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About J.W.J. Bowden

My area of academic expertise lies in Canadian political institutions, especially the Crown, political executive, and conventions of Responsible Government; since 2011, I have made a valuable contribution to the scholarship by having been published and cited extensively. I’m also a contributing editor to the Dorchester Review and a member of the editorial board of the Journal of Parliamentary and Political Law.
This entry was posted in Crown (Powers and Office), Dissolution, Fixed-Date Elections, Reform. Bookmark the permalink.

2 Responses to Ontario’s Next Provincial General Election: October 2018, Not June 2018

  1. Mark Roth says:

    If an election is not held earlier, would the Legislative Assembly (or any parliament for that matter) dissolve automatically for the scheduled election? If it didn’t, what would happen if no action was taken in time for the scheduled election?


    • Mark,

      You raised a very interesting point about something called dissolution by efflux of time, and I might devote a blog entry to the question, too.

      A normal dissolution and call for fresh elections is achieved through three sets of executive instruments in Canada (at the federal level and in the provinces): 1. advice to dissolve the current parliament; 2. advice to issue writs of election; 3. pro forma advice to summon the next parliament or legislature 40 days after election day. I believe that dissolution by efflux of time would only account for the first of those three.

      Under English Common Law, parliament could be dissolved through efflux of time — when the clock runs out on its maximum lifespan. As far as I can tell, there has never been a dissolution by efflux of time of the Parliament of Canada; I’m not sure if it has ever happened in the provinces. A dissolution by efflux of time means that the prime minister would not have to provide any advice to the Sovereign or Governor; instead, parliament would dissolve in accordance with the statute itself and the maximum lifespan that it established. That said, the prime minister and cabinet would still need to issue advice for the return of writs and the pro forma summoning of the next parliament.

      In my view, the various federal and provincial fixed-date election laws do not meet the standard for dissolution by efflux of time, because none of them purport to amend the Constitution Acts, which establish that the maximum lifespan of a federal parliament or provincial legislature is five years. So the dissolution by efflux of time would apply not to the timelines set out in the fixed-date election statutes; instead, dissolution by efflux of time would apply in Canada to the five-year limit set out in the Constitution Acts. That said, I see a subtle distinction here, too. Even though the fixed-date election laws do not meet the threshold of dissolution by efflux of time, they probably still require that the prime minister or premier tender advice to the governor general or lieutenant governor to issue the proclamation dissolving the parliament or legislature on the date prescribed in the act.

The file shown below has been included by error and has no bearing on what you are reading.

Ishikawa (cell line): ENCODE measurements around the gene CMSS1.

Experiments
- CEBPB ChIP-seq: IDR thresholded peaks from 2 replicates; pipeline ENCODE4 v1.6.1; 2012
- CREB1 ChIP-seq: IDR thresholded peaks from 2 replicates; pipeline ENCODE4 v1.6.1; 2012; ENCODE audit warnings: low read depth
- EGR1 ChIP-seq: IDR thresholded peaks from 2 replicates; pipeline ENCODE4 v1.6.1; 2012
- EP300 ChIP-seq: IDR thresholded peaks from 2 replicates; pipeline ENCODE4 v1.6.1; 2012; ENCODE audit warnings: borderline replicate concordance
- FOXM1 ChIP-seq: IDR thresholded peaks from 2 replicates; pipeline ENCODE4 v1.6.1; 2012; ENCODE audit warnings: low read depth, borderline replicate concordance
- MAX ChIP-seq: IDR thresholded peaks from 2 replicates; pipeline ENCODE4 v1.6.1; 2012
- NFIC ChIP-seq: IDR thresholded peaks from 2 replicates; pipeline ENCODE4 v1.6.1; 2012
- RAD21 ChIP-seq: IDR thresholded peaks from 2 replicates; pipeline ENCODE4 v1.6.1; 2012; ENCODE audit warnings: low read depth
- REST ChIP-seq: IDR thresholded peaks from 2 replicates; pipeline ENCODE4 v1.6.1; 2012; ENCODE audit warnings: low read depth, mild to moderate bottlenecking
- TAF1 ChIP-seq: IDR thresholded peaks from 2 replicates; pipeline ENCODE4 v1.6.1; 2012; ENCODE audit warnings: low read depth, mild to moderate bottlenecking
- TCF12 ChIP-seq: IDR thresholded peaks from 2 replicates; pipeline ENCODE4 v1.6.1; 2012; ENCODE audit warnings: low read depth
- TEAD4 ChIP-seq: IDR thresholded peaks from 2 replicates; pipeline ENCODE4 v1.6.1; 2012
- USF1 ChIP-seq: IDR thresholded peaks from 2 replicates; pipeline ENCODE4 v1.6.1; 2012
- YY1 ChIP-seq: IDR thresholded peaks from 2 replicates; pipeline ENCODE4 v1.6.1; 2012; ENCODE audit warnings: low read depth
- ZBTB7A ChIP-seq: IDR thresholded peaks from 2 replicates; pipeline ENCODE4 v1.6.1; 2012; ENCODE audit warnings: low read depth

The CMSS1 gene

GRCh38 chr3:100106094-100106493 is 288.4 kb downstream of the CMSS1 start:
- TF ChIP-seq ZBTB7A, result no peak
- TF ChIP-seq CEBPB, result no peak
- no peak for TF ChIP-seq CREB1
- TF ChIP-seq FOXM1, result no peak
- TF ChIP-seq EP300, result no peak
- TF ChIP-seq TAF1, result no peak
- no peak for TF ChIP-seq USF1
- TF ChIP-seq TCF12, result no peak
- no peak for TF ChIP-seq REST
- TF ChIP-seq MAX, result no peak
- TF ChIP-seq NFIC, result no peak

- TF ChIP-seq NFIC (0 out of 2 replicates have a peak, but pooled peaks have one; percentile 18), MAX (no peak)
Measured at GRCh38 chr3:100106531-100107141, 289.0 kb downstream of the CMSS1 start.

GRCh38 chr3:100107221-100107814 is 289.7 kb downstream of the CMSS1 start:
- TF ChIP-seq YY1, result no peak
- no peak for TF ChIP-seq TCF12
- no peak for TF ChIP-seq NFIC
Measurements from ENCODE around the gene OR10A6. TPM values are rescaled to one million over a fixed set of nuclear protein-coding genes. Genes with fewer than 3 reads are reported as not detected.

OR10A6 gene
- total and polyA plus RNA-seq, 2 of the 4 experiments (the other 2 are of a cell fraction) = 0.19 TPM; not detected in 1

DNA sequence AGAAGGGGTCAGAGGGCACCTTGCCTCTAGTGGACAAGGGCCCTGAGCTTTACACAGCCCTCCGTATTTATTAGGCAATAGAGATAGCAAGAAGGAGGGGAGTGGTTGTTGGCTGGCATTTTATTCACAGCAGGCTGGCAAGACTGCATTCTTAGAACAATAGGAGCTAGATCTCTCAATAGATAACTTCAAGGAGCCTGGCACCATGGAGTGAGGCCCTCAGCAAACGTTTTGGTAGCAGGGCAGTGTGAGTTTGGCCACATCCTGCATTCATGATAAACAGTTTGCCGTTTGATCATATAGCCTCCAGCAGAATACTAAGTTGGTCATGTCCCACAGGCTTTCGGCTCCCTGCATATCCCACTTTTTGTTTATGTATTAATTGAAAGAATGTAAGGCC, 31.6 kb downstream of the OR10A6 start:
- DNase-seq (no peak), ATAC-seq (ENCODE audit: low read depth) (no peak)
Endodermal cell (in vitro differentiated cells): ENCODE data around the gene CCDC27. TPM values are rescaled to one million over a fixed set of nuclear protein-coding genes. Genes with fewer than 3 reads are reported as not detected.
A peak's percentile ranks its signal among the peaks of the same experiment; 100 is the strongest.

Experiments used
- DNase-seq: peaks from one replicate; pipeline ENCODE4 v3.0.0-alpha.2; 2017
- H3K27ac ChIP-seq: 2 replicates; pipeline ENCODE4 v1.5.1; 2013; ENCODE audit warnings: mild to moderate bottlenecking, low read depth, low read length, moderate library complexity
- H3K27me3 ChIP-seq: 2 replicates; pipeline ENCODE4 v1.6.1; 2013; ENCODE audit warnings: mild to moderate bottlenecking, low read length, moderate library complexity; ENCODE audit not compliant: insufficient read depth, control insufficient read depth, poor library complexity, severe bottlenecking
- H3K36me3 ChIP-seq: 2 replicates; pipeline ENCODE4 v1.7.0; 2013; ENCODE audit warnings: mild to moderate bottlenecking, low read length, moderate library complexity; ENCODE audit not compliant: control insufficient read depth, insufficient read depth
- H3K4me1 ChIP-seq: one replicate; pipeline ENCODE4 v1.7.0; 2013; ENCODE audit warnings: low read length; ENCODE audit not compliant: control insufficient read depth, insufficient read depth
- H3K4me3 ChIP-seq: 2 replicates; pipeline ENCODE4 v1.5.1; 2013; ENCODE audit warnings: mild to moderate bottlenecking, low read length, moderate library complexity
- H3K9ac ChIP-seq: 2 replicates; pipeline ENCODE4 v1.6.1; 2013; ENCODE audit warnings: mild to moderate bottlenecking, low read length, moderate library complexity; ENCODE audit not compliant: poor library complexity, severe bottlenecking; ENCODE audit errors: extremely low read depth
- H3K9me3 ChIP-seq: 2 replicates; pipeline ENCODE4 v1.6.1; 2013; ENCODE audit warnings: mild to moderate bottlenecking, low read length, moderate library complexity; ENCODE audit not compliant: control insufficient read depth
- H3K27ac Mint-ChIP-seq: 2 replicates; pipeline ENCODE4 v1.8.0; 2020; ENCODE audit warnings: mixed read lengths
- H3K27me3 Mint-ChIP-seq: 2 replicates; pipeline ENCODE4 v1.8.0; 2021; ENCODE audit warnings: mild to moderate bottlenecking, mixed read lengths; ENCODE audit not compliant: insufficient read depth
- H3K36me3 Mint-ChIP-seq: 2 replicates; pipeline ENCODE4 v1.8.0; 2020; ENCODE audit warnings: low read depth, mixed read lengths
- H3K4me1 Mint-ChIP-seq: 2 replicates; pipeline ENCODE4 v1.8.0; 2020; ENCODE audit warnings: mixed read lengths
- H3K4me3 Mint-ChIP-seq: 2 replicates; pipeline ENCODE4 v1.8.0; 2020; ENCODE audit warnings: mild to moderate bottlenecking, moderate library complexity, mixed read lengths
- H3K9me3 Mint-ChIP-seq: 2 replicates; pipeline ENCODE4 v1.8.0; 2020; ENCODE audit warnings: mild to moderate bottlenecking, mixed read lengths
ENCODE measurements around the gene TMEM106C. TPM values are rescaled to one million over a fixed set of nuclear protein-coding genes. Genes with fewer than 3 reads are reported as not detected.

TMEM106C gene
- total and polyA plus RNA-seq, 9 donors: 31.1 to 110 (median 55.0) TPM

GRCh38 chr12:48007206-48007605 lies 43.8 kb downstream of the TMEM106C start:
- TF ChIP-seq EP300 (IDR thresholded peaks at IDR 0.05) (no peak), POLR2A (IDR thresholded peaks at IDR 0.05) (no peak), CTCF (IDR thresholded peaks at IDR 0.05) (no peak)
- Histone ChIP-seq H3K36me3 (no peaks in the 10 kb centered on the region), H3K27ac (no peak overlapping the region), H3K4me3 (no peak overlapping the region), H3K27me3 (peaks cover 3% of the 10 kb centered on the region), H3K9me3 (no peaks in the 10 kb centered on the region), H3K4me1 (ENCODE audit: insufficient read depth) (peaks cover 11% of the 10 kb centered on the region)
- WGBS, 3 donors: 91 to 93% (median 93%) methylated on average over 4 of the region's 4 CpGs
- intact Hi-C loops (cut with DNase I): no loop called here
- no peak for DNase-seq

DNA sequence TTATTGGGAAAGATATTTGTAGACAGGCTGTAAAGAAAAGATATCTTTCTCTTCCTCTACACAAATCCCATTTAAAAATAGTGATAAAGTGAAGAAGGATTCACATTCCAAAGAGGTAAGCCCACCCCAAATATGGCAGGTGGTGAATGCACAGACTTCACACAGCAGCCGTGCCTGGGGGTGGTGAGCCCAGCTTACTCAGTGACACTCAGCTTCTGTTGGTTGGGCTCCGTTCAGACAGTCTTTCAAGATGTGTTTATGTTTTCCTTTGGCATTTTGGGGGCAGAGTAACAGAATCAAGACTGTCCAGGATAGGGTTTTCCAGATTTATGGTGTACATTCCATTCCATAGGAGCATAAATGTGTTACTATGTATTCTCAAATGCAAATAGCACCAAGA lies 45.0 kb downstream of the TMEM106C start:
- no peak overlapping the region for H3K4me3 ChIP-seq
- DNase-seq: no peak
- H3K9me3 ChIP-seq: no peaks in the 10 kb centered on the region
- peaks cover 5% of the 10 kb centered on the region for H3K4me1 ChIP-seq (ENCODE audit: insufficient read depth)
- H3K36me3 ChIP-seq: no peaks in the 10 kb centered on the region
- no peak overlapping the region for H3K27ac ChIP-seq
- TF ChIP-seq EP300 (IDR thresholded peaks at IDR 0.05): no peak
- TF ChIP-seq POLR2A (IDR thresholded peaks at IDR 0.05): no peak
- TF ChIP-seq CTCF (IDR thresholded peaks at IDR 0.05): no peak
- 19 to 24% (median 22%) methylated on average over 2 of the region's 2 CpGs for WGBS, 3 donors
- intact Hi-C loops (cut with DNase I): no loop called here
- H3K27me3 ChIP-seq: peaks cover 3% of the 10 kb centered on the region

The thing is, I cannot say with absolute certainty that my interpretation is correct because neither of these situations has occurred in practice! We haven’t gone through a dissolution by efflux of time, and we haven’t gone through a situation where a first minister tries to advice a late dissolution relative to a fixed-date election law. (We have, of course, seen early dissolutions with fixed-date election laws, however). In the absence of any direct precedents, I base my view on the principles underpinning the laws, which guide what precedent probably should be made if either of these situations ever did arise.

      I hope that this answers your question. Thanks for making me think about this issue more in depth, too!